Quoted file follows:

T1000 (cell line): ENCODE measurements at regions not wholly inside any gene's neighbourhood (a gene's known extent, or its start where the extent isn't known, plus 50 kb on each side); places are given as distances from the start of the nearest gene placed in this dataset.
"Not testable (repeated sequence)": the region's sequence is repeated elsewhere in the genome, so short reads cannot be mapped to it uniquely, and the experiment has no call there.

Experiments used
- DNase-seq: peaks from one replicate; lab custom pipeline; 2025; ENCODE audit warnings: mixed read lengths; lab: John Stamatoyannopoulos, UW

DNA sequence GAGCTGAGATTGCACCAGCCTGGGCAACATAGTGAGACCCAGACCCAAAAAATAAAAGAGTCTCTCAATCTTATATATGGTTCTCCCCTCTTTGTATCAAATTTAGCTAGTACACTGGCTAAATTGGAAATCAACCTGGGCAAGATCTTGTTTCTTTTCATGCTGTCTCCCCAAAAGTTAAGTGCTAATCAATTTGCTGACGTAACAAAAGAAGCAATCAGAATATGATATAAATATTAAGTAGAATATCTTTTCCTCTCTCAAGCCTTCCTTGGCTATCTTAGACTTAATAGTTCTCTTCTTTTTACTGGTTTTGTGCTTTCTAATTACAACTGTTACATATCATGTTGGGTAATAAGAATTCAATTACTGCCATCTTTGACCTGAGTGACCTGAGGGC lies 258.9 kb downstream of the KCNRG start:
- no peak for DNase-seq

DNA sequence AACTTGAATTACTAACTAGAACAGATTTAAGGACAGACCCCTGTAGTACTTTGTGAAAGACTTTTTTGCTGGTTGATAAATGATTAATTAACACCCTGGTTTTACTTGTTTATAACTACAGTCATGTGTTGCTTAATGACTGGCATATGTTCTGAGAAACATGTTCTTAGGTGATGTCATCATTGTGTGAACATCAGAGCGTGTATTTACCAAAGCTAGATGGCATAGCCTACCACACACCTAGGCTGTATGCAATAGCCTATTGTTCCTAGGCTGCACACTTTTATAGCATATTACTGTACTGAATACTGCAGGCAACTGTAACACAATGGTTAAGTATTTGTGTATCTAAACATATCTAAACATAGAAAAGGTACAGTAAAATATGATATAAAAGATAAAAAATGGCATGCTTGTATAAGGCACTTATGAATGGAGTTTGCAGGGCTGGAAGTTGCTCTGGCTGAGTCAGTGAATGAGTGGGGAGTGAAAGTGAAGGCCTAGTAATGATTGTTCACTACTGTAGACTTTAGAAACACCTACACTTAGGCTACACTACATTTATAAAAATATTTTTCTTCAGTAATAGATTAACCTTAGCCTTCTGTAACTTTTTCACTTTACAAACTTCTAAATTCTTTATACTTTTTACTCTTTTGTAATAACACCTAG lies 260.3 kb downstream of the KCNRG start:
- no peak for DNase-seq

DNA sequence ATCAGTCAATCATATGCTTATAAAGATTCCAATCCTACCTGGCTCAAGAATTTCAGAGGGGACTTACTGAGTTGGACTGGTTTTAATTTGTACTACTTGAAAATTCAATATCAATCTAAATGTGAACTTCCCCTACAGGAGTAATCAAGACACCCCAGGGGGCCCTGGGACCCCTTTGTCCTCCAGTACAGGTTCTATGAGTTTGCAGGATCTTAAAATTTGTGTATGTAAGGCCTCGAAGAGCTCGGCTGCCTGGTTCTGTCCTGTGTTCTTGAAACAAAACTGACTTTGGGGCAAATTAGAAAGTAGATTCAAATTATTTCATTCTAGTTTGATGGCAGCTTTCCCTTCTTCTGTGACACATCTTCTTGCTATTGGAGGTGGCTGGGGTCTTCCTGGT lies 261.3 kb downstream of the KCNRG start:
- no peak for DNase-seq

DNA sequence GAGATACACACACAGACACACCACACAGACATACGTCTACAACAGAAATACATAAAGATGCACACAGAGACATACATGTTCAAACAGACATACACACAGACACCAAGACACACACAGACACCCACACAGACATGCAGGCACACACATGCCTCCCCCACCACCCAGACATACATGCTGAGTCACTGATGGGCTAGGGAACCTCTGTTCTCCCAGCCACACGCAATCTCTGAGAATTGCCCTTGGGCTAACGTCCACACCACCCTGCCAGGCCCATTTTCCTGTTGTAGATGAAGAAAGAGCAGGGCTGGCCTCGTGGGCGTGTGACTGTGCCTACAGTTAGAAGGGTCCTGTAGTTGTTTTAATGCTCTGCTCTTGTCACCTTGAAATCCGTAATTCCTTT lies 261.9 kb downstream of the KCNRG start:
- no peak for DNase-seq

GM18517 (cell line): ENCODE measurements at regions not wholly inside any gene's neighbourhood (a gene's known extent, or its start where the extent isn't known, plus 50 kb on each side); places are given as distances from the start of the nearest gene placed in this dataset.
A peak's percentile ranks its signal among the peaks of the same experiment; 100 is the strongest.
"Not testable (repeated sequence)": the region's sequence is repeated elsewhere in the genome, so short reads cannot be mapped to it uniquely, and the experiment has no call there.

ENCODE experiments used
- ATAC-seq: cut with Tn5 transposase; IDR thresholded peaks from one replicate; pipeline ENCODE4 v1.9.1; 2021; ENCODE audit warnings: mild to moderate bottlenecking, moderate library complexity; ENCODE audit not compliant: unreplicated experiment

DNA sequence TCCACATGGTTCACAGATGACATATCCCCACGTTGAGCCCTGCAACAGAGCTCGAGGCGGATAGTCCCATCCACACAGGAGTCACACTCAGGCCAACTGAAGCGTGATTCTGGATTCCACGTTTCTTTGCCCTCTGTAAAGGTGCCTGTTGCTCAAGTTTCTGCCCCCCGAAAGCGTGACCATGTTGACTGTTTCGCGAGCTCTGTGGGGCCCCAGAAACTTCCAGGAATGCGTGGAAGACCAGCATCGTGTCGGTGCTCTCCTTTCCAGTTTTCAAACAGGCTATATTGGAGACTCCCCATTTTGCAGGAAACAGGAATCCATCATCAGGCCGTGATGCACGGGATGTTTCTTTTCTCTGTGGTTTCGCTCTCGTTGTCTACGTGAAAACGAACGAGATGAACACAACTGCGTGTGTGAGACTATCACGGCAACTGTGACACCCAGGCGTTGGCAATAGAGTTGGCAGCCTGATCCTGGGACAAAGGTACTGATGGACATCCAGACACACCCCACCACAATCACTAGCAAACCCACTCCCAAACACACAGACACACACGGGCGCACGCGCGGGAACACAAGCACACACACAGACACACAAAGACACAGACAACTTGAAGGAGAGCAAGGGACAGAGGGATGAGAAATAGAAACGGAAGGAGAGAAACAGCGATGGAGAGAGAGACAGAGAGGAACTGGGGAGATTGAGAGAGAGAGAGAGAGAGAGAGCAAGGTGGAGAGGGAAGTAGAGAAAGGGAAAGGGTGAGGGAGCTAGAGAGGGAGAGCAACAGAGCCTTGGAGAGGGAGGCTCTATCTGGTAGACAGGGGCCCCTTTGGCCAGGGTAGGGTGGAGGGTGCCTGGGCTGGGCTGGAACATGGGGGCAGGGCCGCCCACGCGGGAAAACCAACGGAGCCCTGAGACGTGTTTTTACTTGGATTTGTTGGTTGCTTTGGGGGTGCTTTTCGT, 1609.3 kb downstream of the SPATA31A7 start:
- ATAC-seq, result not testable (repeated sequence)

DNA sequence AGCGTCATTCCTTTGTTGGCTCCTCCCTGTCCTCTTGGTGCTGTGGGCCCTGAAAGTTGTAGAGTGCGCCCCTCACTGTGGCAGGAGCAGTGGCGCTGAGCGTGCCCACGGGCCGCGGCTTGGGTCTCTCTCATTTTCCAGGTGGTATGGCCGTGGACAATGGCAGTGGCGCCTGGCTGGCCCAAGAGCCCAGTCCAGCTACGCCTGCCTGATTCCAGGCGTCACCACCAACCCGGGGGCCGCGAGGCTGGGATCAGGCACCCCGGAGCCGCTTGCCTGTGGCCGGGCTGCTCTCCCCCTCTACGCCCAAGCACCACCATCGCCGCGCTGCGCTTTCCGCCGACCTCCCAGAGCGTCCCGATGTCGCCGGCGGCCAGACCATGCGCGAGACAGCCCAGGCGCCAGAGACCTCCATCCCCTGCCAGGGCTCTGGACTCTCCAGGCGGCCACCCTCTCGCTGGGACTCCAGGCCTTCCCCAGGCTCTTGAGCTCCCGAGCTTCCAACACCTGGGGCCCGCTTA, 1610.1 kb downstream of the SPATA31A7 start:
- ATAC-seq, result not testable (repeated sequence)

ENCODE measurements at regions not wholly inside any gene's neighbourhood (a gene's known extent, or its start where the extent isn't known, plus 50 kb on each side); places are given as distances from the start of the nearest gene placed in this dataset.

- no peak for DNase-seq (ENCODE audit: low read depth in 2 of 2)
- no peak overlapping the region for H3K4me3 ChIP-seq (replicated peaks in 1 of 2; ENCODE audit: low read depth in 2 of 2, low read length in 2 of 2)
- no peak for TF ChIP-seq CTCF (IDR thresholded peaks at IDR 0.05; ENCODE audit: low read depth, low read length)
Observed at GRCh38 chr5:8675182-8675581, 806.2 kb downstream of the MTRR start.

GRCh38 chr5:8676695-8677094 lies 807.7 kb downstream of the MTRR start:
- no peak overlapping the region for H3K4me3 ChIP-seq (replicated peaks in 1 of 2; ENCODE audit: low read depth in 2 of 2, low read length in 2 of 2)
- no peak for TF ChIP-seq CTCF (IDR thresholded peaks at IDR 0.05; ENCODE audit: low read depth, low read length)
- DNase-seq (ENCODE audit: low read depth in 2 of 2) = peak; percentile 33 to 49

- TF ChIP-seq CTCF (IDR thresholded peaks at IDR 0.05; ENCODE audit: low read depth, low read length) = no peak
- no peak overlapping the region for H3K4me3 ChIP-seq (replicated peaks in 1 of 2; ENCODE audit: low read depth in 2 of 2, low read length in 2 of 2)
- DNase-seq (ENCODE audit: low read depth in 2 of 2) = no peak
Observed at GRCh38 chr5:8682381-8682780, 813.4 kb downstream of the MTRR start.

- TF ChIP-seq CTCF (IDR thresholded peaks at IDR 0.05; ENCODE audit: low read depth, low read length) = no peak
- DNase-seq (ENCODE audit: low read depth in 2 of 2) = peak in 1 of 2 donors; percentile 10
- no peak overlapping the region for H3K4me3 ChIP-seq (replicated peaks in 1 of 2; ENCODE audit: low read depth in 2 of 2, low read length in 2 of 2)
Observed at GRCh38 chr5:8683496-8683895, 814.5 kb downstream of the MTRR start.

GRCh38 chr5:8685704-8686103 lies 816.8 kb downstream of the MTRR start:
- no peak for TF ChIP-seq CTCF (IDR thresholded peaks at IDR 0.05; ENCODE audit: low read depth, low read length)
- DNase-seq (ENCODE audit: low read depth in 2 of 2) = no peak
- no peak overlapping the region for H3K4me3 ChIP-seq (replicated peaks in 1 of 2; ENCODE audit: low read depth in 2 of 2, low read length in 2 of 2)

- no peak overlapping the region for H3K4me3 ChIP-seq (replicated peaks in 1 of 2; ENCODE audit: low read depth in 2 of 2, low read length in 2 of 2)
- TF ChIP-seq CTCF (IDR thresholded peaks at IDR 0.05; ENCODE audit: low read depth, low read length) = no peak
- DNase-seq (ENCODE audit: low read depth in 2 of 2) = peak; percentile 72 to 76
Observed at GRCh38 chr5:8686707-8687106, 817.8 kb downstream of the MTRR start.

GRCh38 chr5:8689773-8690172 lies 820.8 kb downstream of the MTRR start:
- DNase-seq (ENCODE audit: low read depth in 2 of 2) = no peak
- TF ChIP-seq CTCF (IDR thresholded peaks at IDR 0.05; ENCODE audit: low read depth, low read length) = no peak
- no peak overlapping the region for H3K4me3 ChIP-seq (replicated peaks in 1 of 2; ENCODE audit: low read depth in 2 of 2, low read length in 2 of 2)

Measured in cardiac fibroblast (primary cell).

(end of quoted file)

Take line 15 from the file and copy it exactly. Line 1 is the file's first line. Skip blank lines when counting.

"Not testable (repeated sequence)": the region's sequence is repeated elsewhere in the genome, so short reads cannot be mapped to it uniquely, and the experiment has no call there.